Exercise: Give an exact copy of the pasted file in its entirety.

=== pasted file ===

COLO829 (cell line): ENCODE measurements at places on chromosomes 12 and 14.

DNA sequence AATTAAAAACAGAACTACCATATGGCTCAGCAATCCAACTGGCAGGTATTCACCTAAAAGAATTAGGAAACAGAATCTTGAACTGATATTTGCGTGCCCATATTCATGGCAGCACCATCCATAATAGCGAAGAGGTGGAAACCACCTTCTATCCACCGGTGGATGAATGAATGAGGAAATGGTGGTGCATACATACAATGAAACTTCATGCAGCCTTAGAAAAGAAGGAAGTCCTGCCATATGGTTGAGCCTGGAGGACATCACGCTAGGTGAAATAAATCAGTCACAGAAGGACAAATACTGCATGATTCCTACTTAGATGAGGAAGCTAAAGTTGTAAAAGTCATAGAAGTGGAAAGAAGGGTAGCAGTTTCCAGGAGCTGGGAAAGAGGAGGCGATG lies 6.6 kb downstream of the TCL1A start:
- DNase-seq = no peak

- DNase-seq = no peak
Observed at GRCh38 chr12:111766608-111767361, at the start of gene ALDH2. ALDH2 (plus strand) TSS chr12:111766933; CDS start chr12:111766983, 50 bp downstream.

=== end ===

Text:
COLO829 (cell line): ENCODE measurements at places on chromosomes 12 and 14.

DNA sequence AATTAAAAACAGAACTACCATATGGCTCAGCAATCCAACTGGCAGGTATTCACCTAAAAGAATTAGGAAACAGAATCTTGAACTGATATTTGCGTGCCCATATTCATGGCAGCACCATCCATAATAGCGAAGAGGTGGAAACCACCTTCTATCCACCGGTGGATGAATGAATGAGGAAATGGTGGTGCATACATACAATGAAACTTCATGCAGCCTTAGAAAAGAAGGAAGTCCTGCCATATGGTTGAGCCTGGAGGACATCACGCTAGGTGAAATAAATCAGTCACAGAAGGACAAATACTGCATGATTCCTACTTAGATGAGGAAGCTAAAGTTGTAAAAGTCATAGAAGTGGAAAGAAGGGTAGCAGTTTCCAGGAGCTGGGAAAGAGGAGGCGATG lies 6.6 kb downstream of the TCL1A start:
- DNase-seq = no peak

- DNase-seq = no peak
Observed at GRCh38 chr12:111766608-111767361, at the start of gene ALDH2. ALDH2 (plus strand) TSS chr12:111766933; CDS start chr12:111766983, 50 bp downstream.